Ann Zimmerman, LAc.

Ann was born and raised in a small town in Northern Indiana where she grew up among many generations of her family. The large influences of her childhood and young adult life came via her passion for soccer and traveling. Thru many years of playing soccer she learned about the physical limitations of the body and how to be part of a team, leading her to an athletic scholarship at the University of Florida. Having had the opportunity to travel at a young age illuminated Ann’s curiosity and respect for the diversity among people, systems of medicine, religions, landscapes, etc. It was after her first trip to Asia that her passion for eastern medicine and and philosophy was officially ignited. This trip also sparked an interest in the practice of yoga, meditation, and herbs, eventually leading to her undergraduate major of Cultural Anthropology. After college, Ann knew she wanted to help people and to work with plants. This led her to Chinese medicine. After a personal healing experience using acupuncture she knew she had found her path.

After four years of study, she received a Master’s degree from the Oregon College of Oriental Medicine. Upon completion of the program she married her study buddy and co-owner of Middleway Medicine, Clark Zimmerman and the two of them set out on a 6 month study/honeymoon in Asia. In 2005, they founded Middleway Medicine Acupuncture and Herbal clinic and began their healing work in Talent, Oregon. Middleway offers the service of individualized care based on Traditional Chinese medical diagnosis, using the tools of acupuncture, herbal medicine, shiatsu, nutrition, and lifestyle counseling.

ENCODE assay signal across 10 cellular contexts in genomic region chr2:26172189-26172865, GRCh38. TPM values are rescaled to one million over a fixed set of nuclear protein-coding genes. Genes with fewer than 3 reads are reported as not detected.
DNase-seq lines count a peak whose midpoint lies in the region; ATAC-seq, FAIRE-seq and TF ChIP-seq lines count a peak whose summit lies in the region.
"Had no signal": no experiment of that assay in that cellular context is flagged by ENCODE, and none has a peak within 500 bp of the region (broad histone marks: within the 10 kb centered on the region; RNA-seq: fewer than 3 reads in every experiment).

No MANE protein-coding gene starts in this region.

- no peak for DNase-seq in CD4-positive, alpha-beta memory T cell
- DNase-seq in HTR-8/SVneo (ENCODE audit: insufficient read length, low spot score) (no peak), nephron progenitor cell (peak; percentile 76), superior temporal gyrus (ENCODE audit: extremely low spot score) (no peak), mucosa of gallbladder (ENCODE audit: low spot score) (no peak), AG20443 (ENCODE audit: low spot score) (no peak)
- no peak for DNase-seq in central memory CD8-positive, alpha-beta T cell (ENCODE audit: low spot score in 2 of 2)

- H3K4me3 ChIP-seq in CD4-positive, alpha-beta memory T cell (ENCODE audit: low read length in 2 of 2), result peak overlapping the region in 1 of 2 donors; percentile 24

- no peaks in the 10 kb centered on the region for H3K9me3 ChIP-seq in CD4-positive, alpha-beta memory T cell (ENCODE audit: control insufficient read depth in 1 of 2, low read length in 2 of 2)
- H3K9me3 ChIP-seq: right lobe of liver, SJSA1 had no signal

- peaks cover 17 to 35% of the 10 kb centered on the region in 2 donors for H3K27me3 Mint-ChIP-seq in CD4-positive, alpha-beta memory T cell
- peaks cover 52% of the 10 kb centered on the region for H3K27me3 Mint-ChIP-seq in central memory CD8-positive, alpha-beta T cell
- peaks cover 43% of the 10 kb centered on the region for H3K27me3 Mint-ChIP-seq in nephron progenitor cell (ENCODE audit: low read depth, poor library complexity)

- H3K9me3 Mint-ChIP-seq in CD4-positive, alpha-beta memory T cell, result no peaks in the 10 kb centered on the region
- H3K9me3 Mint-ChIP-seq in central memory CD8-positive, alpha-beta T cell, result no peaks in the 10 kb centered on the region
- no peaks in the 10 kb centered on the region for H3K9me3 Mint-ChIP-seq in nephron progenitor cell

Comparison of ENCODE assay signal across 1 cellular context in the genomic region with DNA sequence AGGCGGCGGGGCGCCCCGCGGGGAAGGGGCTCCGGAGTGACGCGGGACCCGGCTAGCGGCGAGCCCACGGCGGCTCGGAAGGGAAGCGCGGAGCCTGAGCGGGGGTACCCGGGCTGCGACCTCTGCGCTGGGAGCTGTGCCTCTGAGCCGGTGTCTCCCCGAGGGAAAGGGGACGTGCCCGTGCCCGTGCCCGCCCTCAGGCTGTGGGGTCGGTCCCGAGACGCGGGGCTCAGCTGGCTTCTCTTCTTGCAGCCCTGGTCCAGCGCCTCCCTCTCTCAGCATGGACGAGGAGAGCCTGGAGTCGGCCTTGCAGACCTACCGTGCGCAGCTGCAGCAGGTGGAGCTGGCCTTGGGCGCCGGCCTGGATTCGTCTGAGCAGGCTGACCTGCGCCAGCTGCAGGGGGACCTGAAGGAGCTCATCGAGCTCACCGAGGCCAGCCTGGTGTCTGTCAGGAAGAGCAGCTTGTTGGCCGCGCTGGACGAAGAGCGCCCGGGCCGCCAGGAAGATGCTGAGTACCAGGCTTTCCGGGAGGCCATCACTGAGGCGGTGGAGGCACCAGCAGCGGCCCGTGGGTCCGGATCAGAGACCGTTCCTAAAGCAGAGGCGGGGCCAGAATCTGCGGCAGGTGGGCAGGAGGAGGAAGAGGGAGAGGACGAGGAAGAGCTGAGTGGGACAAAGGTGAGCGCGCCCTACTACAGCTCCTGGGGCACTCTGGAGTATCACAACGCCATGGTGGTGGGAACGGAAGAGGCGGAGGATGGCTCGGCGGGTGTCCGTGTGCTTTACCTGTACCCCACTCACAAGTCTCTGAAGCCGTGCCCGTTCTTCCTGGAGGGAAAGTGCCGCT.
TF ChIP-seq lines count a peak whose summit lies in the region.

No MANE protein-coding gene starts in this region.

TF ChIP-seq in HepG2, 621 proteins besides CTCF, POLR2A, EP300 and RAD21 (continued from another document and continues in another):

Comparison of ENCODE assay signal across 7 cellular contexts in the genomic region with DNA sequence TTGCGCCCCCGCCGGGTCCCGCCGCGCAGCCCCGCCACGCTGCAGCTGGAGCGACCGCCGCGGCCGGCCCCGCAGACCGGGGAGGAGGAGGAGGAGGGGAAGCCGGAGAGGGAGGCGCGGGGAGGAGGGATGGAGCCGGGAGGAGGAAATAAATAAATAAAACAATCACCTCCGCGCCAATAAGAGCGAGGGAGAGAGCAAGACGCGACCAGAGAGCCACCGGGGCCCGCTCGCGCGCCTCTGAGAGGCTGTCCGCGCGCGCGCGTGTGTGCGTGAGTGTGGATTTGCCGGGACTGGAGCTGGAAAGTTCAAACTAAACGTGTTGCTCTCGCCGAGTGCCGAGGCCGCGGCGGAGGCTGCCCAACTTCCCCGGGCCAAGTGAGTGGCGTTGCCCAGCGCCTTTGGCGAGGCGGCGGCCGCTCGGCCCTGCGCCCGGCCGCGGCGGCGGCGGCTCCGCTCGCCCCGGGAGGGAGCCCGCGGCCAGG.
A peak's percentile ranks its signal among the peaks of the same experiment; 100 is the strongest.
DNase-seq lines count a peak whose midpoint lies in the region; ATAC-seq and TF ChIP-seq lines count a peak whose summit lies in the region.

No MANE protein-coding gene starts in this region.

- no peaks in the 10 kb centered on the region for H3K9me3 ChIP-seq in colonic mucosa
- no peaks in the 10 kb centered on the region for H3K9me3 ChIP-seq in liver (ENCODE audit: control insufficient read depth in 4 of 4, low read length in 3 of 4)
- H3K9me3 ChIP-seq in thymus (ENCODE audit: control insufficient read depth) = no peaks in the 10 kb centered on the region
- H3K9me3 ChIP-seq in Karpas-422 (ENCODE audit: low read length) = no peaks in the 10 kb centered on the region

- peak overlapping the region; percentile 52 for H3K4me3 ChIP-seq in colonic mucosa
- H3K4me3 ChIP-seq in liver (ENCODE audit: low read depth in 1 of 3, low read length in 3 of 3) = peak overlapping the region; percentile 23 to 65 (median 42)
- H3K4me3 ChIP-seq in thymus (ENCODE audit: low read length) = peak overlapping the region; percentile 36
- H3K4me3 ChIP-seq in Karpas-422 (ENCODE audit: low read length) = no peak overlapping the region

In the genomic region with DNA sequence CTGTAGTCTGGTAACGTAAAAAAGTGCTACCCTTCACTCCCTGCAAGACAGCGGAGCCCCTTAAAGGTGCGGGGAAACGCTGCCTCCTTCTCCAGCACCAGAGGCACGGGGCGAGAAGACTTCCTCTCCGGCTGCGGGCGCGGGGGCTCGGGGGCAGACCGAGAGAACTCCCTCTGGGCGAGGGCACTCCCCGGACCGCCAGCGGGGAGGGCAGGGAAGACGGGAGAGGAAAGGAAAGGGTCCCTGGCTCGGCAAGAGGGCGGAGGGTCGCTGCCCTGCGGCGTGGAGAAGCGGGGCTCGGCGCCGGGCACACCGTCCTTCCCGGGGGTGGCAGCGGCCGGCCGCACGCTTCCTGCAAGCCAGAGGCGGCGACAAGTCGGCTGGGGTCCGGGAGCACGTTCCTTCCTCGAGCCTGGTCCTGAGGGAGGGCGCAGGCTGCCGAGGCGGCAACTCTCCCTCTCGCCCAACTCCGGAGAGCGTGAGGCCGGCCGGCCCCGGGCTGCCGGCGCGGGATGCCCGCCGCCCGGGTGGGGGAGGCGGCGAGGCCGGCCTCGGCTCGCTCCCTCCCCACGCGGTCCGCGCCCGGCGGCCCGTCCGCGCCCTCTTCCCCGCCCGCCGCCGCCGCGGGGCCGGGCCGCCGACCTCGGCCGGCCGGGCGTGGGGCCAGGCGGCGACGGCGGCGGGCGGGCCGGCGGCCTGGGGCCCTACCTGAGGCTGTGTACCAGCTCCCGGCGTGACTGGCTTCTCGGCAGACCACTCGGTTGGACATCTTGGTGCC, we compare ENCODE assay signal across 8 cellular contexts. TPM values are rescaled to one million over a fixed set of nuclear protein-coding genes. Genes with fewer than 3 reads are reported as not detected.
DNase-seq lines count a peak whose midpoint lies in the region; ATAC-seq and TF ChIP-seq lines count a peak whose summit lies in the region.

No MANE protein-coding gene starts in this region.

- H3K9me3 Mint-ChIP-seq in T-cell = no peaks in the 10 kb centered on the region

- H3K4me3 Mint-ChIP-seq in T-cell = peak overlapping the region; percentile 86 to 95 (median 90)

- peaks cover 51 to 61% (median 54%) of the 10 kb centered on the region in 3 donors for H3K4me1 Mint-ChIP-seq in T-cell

Ann is NCCAOM certified and state licensed in Oregon to practice acupuncture and herbal medicine.

She is nearly fluent in Spanish, and is a certified Qigong instructor.

She has continued her studies with a focus on Women’s health; menses, fertility, pregnancy, and menopause and a strong emphasis on meditation, nutrition, and personal development.

She feels her strength as a healer is her sincerity to be present and compassionate with each of her patients. 

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Rest and Digest

by Ann Zimmerman, LAc.